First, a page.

Antonelliover 1 year ago
So the defense for keeping cursive writing is... 1. being able to read CAPTCHAS, and 2. reading the Constitution?
CAPTCHAS are rarely written in cursive. They're just regular print letters that are slightly swirled or tilted. The letters do not connect to each other. https://www.google.com/search?q=captcha&aq=f&sugexp=chrome,mod%3D3&um=1&ie=UTF-8&hl=en&tbm=isch&source=og&sa=N&tab=wi&ei=trOnUMyIAcnEtAbJmIA4&biw=1440&bih=737&sei=ubOnULS0FozktQastID4Dg
Anyway, the CAPTCHA method of verification is something that will quickly become obsolete as developers figure out how to properly secure their websites without the need to place the burden on the user. It's such a minor aspect of our lives that will be gone in a matter of years anyway.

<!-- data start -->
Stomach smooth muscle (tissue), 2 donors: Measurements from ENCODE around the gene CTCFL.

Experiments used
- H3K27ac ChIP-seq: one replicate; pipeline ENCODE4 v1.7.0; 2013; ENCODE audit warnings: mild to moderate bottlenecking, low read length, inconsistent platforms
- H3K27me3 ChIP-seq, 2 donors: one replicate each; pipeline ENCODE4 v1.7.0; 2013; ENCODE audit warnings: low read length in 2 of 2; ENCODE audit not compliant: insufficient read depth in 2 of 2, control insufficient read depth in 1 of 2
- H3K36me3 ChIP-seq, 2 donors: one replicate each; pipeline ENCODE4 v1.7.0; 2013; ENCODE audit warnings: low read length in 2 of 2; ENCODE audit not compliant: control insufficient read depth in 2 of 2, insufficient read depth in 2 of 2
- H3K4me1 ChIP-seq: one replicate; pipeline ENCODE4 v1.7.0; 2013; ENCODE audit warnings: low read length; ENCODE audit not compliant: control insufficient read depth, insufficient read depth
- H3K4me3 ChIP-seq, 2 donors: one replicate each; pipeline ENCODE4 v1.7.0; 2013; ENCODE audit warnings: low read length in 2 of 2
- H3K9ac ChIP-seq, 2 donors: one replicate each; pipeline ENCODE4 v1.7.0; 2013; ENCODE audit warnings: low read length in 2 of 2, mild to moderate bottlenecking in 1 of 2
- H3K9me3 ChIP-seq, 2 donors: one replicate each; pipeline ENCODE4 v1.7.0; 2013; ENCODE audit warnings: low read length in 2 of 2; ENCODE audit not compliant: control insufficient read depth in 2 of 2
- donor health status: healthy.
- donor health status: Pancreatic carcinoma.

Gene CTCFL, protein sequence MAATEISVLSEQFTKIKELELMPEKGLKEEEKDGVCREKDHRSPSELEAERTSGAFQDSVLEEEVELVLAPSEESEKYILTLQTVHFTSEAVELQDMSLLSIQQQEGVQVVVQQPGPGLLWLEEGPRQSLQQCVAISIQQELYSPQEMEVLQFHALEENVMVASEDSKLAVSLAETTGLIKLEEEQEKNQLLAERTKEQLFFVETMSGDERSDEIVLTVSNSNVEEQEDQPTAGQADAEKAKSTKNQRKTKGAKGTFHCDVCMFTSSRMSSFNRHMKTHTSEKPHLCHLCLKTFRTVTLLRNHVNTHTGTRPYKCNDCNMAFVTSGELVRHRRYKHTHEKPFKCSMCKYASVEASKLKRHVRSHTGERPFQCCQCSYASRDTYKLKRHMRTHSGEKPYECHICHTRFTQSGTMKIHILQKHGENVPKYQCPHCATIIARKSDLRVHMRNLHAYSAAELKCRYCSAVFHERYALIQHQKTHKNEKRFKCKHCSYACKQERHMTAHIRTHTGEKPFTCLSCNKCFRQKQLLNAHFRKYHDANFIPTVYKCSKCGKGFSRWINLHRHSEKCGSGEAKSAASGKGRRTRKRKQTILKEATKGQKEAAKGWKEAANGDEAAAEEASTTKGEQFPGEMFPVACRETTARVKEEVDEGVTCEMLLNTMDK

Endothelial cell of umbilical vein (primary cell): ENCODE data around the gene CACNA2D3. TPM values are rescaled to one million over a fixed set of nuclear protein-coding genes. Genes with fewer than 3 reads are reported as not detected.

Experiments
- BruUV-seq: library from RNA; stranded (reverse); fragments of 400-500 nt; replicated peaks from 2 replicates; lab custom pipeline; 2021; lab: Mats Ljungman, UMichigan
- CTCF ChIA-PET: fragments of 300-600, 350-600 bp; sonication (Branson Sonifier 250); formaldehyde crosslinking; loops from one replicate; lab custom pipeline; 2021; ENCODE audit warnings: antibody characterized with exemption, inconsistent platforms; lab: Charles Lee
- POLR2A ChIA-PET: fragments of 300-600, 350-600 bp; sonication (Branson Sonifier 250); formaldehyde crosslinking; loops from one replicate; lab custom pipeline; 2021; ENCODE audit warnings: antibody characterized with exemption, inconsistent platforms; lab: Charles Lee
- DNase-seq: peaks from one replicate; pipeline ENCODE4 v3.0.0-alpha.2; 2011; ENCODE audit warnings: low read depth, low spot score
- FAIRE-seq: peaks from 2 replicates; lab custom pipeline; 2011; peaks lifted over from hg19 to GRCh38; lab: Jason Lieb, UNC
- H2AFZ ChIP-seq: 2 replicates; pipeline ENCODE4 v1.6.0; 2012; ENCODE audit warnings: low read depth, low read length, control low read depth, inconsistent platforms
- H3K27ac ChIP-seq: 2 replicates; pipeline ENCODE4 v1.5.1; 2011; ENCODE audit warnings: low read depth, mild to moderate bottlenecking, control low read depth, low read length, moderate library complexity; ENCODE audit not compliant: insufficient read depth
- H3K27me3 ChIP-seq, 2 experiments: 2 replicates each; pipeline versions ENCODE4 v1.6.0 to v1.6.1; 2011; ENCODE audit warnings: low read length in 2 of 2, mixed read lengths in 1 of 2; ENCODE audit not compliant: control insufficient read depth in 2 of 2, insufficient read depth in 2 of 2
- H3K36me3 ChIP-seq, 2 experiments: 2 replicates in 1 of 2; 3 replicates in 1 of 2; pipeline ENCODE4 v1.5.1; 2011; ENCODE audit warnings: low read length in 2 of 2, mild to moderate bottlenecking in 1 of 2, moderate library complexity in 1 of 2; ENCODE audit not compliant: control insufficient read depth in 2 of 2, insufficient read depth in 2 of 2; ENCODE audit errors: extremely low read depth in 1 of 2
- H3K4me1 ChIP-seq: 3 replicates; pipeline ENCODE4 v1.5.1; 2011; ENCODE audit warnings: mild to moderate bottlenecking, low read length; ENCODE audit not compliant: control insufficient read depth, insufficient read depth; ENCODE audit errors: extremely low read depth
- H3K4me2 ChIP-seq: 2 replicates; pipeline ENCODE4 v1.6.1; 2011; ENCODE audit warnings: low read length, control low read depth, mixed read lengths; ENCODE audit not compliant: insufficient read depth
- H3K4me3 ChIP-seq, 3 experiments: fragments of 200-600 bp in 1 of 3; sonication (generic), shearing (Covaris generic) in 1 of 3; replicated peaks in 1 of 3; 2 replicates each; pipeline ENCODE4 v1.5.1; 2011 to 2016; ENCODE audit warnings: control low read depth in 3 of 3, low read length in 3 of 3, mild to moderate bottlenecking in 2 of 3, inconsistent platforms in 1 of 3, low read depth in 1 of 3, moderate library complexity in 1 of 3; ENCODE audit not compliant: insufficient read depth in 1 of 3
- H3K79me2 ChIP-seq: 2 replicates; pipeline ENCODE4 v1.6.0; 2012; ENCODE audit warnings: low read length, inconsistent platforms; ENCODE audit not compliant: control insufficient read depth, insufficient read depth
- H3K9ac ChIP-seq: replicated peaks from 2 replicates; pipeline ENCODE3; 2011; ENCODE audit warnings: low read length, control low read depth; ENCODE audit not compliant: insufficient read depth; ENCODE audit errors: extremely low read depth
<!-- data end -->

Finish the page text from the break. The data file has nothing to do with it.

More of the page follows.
And I don't believe we're ever going to misread the Constitution. The original cursive version is not the only copy, and it's not the only source where one can access what it says. It's been accurately rewritten in regular print and electronic type thousands of times over. You can even print it out right now before someone destroys the original http://www.usconstitution.net/const.txt
As a designer, I love script, good handwriting, and drawing letters. I'm not opposed to keeping cursive in class. But I don't think the emphasis on it is that crucial. You can have good, professional penmanship without executing it in cursive. Maybe people hang on to cursive out of nostalgia? "If I suffered through cursive lessons, so you have to, too." I don't know. Some of the brightest people I know have the worst handwriting. They care more about the content of what they're writing, rather than about if the letters connect or not.